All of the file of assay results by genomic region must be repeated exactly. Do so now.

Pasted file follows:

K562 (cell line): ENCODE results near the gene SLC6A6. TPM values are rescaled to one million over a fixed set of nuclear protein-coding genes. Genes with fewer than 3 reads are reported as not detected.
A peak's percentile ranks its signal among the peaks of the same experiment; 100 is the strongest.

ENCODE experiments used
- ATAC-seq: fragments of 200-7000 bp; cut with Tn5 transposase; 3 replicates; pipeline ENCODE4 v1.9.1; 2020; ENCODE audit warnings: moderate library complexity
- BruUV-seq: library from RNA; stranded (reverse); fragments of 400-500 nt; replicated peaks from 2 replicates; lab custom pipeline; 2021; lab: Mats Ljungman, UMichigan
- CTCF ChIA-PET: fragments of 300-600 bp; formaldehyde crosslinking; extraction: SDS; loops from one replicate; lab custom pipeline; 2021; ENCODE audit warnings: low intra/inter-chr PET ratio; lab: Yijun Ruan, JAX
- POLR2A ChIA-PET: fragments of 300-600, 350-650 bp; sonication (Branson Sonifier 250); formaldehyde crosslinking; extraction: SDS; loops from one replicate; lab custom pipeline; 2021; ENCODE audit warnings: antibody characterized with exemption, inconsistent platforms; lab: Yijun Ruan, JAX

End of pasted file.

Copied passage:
K562 (cell line): ENCODE results near the gene SLC6A6. TPM values are rescaled to one million over a fixed set of nuclear protein-coding genes. Genes with fewer than 3 reads are reported as not detected.
A peak's percentile ranks its signal among the peaks of the same experiment; 100 is the strongest.

ENCODE experiments used
- ATAC-seq: fragments of 200-7000 bp; cut with Tn5 transposase; 3 replicates; pipeline ENCODE4 v1.9.1; 2020; ENCODE audit warnings: moderate library complexity
- BruUV-seq: library from RNA; stranded (reverse); fragments of 400-500 nt; replicated peaks from 2 replicates; lab custom pipeline; 2021; lab: Mats Ljungman, UMichigan
- CTCF ChIA-PET: fragments of 300-600 bp; formaldehyde crosslinking; extraction: SDS; loops from one replicate; lab custom pipeline; 2021; ENCODE audit warnings: low intra/inter-chr PET ratio; lab: Yijun Ruan, JAX
- POLR2A ChIA-PET: fragments of 300-600, 350-650 bp; sonication (Branson Sonifier 250); formaldehyde crosslinking; extraction: SDS; loops from one replicate; lab custom pipeline; 2021; ENCODE audit warnings: antibody characterized with exemption, inconsistent platforms; lab: Yijun Ruan, JAX